The history of anti-Semitism has shown one other powerful religious influence, which is relevant to our situation today in America. In medieval and modern Europe, the Church, by sanctioning anti-Semitism, offered civil authorities stability. As scapegoats, Jews became enormously useful in diverting the tormented masses from the real sources of their poverty and despair. The misery of peasants in Germany or Poland was channeled away from imperial, feudal or papal abuses, and onto the perceived greed of Jewish tax collectors, money lenders or liquor merchants. Similarly, today, Al Qaeda channels the rage and envy of Arab masses not against the despots and corporations who monopolize their resources and stunt their development, but against America or Israel.

With such cultivation by powerful political and religious authorities, a collection of haters can grow form a ragtag and marginal group to a legitimate and lethal social force.

To me, the most frightening aspect of the rise of the far right in this country is its succor and encouragement by mainstream leaders, such as our President. Through his statements, we are seeing again the manipulation of popular and often justified grievances onto scapegoats: immigrants, refugees, people of color, transgender people, and us, Jews.

So how do we respond?

The good news is that just as religion can tear people apart, it can also bring them together.

In Judaism, for example, we believe that G-d is universal, compassionate and true. Rabbi Chanina in the Talmud, (Shabbat 55a) teaches, “Chotmo shel HaKadosh Baruch Hu Emet. G?d’s seal is Truth”.

Rabbi Louis Jacobs of London, of blessed memory, in his commentary on Proverbs, explains “In ancient times, a man would append his seal to a document as evidence of its authenticity…the seal bore some distinguishing mark for identification purposes. Where truth is found, there is evidence of G?d’s Presence”.

Because every human being bears the image of G?d, we also have an innate impression of truth. We may draw that up to fight against falsity.

We may fight distorted religious passion with authentic religious passion.

We may fight craven ideologies with compassionate ideologies

We may fight divisiveness with inclusiveness

Just as religious institutions can legitimize racism and anti-Semitism, they can also promote prosocial behavior.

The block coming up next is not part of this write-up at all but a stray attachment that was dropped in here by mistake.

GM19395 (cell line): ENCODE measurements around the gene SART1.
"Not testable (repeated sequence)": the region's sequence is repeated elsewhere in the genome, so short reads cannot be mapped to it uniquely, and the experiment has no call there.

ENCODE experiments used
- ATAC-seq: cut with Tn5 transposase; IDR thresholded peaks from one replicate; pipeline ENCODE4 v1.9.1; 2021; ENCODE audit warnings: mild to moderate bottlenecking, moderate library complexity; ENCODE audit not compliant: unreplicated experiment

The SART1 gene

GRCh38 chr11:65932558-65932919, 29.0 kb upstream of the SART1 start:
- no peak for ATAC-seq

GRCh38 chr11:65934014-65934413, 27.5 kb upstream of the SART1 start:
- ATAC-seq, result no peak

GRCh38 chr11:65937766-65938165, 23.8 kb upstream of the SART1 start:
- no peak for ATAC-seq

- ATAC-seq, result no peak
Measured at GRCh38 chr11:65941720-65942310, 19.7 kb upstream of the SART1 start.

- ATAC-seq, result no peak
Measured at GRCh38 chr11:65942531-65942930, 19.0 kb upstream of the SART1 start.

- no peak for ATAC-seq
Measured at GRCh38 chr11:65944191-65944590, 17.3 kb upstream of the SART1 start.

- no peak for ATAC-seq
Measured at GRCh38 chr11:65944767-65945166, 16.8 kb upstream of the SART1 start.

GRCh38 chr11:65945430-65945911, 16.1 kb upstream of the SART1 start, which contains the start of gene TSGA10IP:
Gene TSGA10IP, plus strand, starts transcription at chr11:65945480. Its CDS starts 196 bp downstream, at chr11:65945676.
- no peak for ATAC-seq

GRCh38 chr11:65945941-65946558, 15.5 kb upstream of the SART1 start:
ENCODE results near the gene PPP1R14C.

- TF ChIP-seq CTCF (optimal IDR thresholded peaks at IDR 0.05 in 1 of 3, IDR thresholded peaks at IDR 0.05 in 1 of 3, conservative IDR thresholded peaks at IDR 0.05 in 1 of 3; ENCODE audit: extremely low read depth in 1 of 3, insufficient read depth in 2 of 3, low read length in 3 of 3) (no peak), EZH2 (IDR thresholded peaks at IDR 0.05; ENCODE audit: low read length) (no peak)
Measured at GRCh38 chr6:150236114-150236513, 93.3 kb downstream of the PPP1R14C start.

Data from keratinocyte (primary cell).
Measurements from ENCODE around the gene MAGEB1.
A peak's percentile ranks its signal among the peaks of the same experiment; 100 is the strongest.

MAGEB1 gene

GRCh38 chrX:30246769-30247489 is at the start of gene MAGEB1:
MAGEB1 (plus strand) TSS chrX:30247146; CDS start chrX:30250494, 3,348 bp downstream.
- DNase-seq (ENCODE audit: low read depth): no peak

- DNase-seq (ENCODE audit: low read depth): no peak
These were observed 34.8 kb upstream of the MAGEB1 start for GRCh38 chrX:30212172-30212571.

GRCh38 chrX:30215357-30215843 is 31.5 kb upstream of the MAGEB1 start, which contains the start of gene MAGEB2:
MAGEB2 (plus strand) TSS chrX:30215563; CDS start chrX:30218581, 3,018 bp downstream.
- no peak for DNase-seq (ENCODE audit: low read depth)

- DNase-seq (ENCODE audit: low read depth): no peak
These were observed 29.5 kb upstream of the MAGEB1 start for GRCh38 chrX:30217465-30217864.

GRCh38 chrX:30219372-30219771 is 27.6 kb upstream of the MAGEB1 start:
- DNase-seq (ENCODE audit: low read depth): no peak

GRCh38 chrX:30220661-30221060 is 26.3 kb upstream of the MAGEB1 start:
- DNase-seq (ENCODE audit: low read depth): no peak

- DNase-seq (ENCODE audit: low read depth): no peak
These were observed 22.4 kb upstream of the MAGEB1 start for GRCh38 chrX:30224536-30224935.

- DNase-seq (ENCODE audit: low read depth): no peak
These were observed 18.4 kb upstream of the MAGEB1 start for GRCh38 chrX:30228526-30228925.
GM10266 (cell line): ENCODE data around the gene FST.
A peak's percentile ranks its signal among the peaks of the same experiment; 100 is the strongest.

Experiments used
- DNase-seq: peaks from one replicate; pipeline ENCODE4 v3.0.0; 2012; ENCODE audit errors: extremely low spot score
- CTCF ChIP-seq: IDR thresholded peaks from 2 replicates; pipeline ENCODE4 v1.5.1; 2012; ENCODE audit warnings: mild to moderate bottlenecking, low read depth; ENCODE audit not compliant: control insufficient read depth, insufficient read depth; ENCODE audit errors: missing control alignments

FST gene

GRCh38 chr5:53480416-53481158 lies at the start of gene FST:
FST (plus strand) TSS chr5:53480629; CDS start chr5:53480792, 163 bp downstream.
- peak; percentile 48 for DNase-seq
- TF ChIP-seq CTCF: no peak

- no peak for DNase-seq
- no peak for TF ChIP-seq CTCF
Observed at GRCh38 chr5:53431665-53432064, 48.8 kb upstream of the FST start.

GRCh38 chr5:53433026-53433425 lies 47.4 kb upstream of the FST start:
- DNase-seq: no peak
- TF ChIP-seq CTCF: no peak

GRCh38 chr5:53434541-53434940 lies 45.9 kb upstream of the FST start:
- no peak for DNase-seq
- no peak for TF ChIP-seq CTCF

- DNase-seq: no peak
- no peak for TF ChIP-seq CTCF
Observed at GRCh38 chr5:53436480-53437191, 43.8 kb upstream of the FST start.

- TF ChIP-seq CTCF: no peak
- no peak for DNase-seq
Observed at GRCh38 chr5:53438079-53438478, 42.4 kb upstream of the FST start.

Our country is now starved for purpose, for meaning and as Jews we have much to bring to the table. We know for example ways in which different groups can debate and pursue robust but civil arguments. We can share our Talmudic tradition of dialogue, wherein disputants and commentators engage in an often-messy conversation that eventually increases knowledge and progress.

We need to live our Judaism publicly. The famous, apologetic slogan of Yehuda Leib Gordon, the Jewish Enlightenment thinker, “Be a Jew at home and a man (e.g. Gentile) outside” may have made sense in 19th Century Europe, but is useless today when Jews are accepted, and when our wisdom is so vitally needed in the public sphere.

Our prophets, sages and Rabbis taught not just in theory but in powerful narratives and laws directives for a just society.

From the Tanach, we have the stories of Shifra and Puah, the midwives who disobeyed Pharaoh’s genocidal decrees; Rahab the prostitute who resisted the Jericho secret police to hide Hebrew spies; Natan the prophet who confronted King David over his adultery and murder; Abraham who argued with G?d to protect even the guilty citizens of Sodom and Gemorrah; Moses who consistently defended the people against G?d’s outbursts, and more.

From Rabbinic Judaism, we may share the prosocial value concepts and practices of brit, joining with other citizens for sacred social purposes, tzedakah, mandated sharing of financial resources, lifnei iveir, refusing to take advantage of another person’s ignorance or vulnerability, ba’al tashchit, avoiding destruction of natural resources, hochei’ach to’chi’ach, courageously and tenderly confronting even our loved ones and superiors over wrong conduct, and more.

We can teach all this in and to America. It is not by accident that we have found a home here. We have always fared better in lands of tolerance and liberty than in autocracies. More than in any other country in our 3000-year-old Diaspora, we have found security and opportunity here. Let us not take it for granted, and let us work with others to give it to all.

Rabbi Weintraub